Deadly White Island Volcano Eruption Leads to Charges

WELLINGTON, New Zealand — Almost one year to the day after a deadly volcanic eruption killed 22 people on New Zealand’s White Island, the country’s workplace safety regulator has charged a number of organizations and individuals for their roles in the disaster.

In a televised address on Monday, Phil Parkes, the chief executive of the regulator, WorkSafe, said that the 13 parties — including organizations, government agencies and three individuals — had fallen short of their obligations and would face charges in court.

“This deeply tragic event was unexpected, but that does not mean it was unforeseeable, and there is a duty on operators to protect those in their care,” Mr. Parkes said. “The victims — both workers and visitors — all had a reasonable expectation that they could go to the island knowing that those organizations involved had done all they were required to do to look after their health and safety.”

The organizations face criminal charges with maximum fines of 1.5 million New Zealand dollars, about $1 million, while the three individuals face charges as officers of a company and maximum fines of about $210,000 for their roles in the disaster. The first hearing is scheduled for Dec. 15.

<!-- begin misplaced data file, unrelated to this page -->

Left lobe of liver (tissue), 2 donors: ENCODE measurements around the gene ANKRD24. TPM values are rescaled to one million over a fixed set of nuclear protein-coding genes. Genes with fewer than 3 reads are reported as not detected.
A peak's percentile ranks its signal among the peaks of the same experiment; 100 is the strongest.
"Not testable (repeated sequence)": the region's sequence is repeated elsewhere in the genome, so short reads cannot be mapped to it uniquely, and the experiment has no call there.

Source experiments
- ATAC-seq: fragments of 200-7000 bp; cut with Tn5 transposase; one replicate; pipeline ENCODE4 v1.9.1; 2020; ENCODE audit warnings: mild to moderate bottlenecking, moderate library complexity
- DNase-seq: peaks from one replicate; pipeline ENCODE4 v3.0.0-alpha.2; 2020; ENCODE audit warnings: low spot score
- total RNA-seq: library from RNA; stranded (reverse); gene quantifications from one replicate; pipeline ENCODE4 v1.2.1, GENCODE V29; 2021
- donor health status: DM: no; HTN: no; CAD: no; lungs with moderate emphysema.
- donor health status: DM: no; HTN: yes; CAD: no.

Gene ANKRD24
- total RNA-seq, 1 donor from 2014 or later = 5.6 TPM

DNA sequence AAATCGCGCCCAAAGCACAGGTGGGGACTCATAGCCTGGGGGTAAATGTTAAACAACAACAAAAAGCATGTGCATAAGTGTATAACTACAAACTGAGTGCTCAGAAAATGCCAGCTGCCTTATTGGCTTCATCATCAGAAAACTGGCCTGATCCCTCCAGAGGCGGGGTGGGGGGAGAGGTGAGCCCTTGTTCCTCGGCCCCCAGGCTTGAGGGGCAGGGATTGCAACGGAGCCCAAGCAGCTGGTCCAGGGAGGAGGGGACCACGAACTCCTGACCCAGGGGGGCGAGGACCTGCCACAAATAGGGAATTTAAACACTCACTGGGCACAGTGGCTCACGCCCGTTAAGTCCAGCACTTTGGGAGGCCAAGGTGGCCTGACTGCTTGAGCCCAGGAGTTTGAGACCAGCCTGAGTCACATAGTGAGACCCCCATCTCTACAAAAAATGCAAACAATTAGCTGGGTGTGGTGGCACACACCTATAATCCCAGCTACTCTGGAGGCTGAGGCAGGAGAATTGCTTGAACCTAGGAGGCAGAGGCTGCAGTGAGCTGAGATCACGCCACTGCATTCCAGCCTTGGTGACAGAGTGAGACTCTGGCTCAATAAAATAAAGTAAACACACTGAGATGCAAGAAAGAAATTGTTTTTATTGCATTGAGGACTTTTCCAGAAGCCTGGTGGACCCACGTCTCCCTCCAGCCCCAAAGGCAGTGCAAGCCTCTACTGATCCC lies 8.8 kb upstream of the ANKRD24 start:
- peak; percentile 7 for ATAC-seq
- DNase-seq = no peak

At the time of the eruption, tours were run under a deal between the family that owns the island and a few operators, falling under the jurisdiction of so-called adventure activities regulations that require a safety audit for companies that “deliberately expose the participant to a serious risk to his or her health and safety that must be managed by the provider of the activity.”

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